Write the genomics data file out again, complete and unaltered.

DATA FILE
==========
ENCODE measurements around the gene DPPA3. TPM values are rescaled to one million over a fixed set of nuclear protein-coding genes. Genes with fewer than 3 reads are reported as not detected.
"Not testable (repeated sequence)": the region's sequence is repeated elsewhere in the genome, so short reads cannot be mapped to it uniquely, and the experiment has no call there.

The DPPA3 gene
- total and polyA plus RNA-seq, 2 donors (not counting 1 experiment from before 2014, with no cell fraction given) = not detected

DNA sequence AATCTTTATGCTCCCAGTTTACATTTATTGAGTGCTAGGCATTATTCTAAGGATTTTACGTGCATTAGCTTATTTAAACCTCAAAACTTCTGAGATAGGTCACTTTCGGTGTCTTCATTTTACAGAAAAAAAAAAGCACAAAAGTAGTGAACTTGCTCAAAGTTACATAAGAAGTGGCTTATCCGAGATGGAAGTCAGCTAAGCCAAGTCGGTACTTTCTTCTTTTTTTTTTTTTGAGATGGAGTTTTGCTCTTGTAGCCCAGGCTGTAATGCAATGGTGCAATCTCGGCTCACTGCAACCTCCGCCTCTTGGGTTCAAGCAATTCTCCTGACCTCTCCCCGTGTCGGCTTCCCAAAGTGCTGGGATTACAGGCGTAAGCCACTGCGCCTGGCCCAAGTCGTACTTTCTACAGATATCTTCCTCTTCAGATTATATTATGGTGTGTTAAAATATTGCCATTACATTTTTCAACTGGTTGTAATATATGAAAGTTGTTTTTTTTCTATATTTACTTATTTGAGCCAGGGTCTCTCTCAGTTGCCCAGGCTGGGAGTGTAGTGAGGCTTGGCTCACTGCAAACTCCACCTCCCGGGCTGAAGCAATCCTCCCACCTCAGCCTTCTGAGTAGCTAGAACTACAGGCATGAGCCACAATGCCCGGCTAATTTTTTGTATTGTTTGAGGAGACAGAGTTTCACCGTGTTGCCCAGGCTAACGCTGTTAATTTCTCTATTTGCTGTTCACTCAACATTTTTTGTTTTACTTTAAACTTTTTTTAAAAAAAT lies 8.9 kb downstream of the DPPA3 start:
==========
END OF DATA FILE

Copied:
ENCODE measurements around the gene DPPA3. TPM values are rescaled to one million over a fixed set of nuclear protein-coding genes. Genes with fewer than 3 reads are reported as not detected.
"Not testable (repeated sequence)": the region's sequence is repeated elsewhere in the genome, so short reads cannot be mapped to it uniquely, and the experiment has no call there.

The DPPA3 gene
- total and polyA plus RNA-seq, 2 donors (not counting 1 experiment from before 2014, with no cell fraction given) = not detected

DNA sequence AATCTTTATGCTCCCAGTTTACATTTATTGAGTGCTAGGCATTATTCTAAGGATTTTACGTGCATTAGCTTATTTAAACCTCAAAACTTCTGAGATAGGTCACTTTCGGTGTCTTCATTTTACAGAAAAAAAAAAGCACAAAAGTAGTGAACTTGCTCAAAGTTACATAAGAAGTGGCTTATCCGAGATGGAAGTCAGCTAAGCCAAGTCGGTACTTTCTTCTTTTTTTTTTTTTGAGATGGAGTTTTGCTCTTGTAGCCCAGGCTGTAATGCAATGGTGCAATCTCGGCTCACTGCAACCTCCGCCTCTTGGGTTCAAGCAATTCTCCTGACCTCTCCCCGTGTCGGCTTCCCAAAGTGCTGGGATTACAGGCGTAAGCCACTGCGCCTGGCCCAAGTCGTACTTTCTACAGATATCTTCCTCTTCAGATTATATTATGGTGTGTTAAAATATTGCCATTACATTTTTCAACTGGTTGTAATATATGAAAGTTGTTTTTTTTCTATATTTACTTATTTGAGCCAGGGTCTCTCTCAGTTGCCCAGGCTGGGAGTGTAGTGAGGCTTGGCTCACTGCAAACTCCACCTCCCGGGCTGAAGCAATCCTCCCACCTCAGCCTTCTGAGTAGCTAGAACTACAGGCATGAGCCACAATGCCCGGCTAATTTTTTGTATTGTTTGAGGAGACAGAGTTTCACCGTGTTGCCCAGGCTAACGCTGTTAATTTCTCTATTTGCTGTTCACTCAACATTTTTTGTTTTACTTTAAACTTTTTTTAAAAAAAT lies 8.9 kb downstream of the DPPA3 start: